The law technically went into effect on July 1st, shaking things up for funding providers and brokers alike, particularly through a set of uniform disclosures that are required every time a contract is put in front of a Virginia-based business.
“It holds a broker more responsible for the transaction that they’re going to complete,” said Sharmylla Siew, Senior Underwriter at Lending Valley. “It builds a deeper bond between the broker and the merchant. And it also creates a better bond between the broker and the funder.”
Echoing Siew’s perspective, Kalendarev also believes that being clear creates an honest business space for the broker, merchant, and funder.
“I think transparency is really the right way to run this business. Let’s try to make sure there’s even more transparency,” said Kalendarev.
One intent behind the law is to provide the business customer with all of the pertinent information in a digestible format. Notably, this includes the commission that a broker may be receiving from the funder.
“I do believe that it should be fully transparent on both sides to understand the transaction in full,” said Dylan J. Howell, CEO of Liquidibee. “The merchant should understand that the broker is getting compensated. And if he decides that the broker deserves an additional commission on top of what he’s getting paid from the funder, well, that’s an informed decision between the merchant and broker to come to an agreement with.”
Howell Suggested that some of what is required would be expected in other types of deals.
“If you would go out and buy a $500,000 house, you get to the closing table and you look at the bill, it says it’s $545,000, but the purchase price is 500,000, you would want a reconciliation page to show where that 45,000 of additional capital is going,” Howell said. “And it’s no different than in this transaction, in my opinion.”
Banks and credit unions were exempt from the law but some view targeted regulations like this one as a way to raise the bar and credibility of sales-based financing products in general.
“Merchants who wouldn’t have considered an MCA as a practical form of funding in the past may decide to explore this avenue knowing that the industry is being held to a higher standard of practice,” Howell said.
Siew, of Lending Valley, echoed same.
“I am actually very excited about the new regulations, and I feel that it would make a huge impact on the MCA industry,” she said.
On July 1st, Virginia’s “sales-based financing” disclosure law quietly went into effect. The Delegate from Virginia that introduced it in the first place, Kathy Tran, marked the occasion by retweeting a caucus announcement that it was live. Elsewhere, it was hardly mentioned. It was even absent from the Official Code of Virginia where it was supposed to be ceremoniously entered on July 1st. The State insists that its omission is just a glitch.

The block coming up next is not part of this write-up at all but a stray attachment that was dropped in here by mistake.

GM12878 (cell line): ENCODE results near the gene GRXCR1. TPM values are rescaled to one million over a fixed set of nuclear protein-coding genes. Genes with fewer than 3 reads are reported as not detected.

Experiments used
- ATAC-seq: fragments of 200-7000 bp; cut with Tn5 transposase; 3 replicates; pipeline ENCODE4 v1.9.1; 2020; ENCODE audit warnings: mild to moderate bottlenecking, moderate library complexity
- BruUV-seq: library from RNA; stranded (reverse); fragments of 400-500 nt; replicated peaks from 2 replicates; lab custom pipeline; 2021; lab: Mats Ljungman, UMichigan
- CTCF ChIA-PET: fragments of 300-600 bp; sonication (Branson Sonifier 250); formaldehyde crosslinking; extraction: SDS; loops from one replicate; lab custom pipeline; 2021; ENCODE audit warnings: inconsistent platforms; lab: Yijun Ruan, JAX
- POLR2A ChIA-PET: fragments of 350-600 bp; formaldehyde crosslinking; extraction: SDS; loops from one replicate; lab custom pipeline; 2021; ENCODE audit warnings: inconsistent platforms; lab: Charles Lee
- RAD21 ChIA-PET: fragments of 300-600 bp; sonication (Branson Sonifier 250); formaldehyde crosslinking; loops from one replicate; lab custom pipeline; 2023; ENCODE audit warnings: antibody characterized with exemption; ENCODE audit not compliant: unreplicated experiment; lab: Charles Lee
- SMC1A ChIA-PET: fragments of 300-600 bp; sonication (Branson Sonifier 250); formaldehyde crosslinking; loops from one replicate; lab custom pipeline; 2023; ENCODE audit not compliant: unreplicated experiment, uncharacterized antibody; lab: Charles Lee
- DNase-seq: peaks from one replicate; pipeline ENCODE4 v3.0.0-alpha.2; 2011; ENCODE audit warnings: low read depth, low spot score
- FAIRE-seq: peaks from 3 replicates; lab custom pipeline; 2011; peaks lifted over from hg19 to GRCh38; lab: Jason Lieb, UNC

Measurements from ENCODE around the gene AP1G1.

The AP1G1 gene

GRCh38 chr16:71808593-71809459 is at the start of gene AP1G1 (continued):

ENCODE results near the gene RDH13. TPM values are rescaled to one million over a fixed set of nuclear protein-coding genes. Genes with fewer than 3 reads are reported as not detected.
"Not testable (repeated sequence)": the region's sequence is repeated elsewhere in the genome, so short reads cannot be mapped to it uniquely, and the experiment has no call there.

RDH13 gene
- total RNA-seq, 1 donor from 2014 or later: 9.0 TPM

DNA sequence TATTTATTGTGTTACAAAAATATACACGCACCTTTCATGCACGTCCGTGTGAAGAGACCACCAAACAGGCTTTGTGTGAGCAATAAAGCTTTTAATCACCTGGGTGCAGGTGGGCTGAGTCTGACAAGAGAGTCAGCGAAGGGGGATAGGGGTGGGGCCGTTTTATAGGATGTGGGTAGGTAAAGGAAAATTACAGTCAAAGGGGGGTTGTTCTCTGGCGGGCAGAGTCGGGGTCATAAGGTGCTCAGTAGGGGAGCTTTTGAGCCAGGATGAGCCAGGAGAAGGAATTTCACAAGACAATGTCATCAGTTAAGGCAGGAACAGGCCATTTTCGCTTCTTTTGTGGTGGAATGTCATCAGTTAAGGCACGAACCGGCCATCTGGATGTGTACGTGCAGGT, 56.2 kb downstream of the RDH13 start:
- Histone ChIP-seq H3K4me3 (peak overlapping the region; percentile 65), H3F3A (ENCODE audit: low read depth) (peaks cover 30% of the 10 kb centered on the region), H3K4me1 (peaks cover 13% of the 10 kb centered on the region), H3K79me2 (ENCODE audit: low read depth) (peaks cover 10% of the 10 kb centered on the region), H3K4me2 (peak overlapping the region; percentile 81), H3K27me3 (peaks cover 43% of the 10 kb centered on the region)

“There have been significant technical difficulties during the 2022 code upload process,” reads a notice on the Virginia State Law Portal. “Due to these difficulties, the portal does not currently reflect the changes to enacted law. The Division of Legislative Automated Systems and the publisher are working diligently to resolve these issues as quickly as possible. Once the data is obtained from the publisher in the correct format, the standard quality check of the entire body of law that went into effect July 1 will be conducted.”
The law focuses primarily on disclosures. Sounds simple enough, but in the preceding weeks the draft disclosure form was met with some resistance by potentially covered parties because of how little time there was to integrate it into their systems and processes. Regardless, at least one small business funding company told deBanked off the record that ambiguous language and terms in the law had led to the decision to cease doing business in the State of Virginia, at least for now. Their focus is shifting toward compliance with the upcoming California and New York disclosure laws where the population pools are larger and the soon-to-be enacted requirements are seemingly more complex. Utah too will soon implement its own version of a disclosure law.
For commercial finance brokers, the defining elements of the Virginia law are that commissions earned will have to be disclosed to customers and that they’ll have to register their businesses with the State to even continue doing business there.
Remember when Virginia passed a landmark sales-based financing law? Well, it’s supposed to go into effect on July 1st.
This is a draft of what the disclosure form is supposed to look like, though with only days left to begin compliance, it hasn’t even been 100% finalized.
Notably, funders will have to begin disclosing to merchants the amount of compensation being paid to the broker in connection with a deal. Also, by November 1st, funders and brokers will have to register their business with the State if they wish to continue working with Virginia-based businesses, a process that would include a background check and registration fees.
Please consult an attorney for official guidance on compliance.
No More Delays? California Finalizes Commercial Financing Disclosure Rules – Sets December 9th as Effective DateJune 9, 2022
Four years after California passed a commercial financing disclosure law, the debate over what the final rules should be has finally ended. On Thursday, the Department of Financial Protection and Innovation’s rules were approved and published. The law is scheduled to take effect on December 9, 2022.
Given the length and complexity, readers are advised to consult with a knowledgeable attorney for the best immediate interpretation of the language and its implications. The rules cover merchant cash advance, factoring, leasing, and various forms of lending.
To read up on the history of this law, you can review our past coverage.
LOL, those are my leads...
disclosures about who you are, are required or account will be banned., , i am a lead broker out of philadelphia, apparently one of my clients is buying my stuff and re-selling them. i offer those same leads ...
disclosures about who you are, are required or account will be banned....
disclosures., , literally 40% of this industry man....